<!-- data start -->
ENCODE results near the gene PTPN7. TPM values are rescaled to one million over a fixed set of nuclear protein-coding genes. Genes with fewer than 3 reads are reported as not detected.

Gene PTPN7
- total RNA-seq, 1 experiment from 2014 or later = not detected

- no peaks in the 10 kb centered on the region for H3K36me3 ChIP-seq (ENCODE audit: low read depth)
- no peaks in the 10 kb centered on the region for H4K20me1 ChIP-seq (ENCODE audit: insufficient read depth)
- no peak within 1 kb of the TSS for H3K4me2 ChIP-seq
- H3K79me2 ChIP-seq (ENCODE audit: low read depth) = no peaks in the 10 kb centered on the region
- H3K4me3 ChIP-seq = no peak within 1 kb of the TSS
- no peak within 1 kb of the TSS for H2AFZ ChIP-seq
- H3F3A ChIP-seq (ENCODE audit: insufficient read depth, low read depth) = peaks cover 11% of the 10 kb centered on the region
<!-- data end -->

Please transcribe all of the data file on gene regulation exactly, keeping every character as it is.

ENCODE results near the gene PTPN7. TPM values are rescaled to one million over a fixed set of nuclear protein-coding genes. Genes with fewer than 3 reads are reported as not detected.

Gene PTPN7
- total RNA-seq, 1 experiment from 2014 or later = not detected

- no peaks in the 10 kb centered on the region for H3K36me3 ChIP-seq (ENCODE audit: low read depth)
- no peaks in the 10 kb centered on the region for H4K20me1 ChIP-seq (ENCODE audit: insufficient read depth)
- no peak within 1 kb of the TSS for H3K4me2 ChIP-seq
- H3K79me2 ChIP-seq (ENCODE audit: low read depth) = no peaks in the 10 kb centered on the region
- H3K4me3 ChIP-seq = no peak within 1 kb of the TSS
- no peak within 1 kb of the TSS for H2AFZ ChIP-seq
- H3F3A ChIP-seq (ENCODE audit: insufficient read depth, low read depth) = peaks cover 11% of the 10 kb centered on the region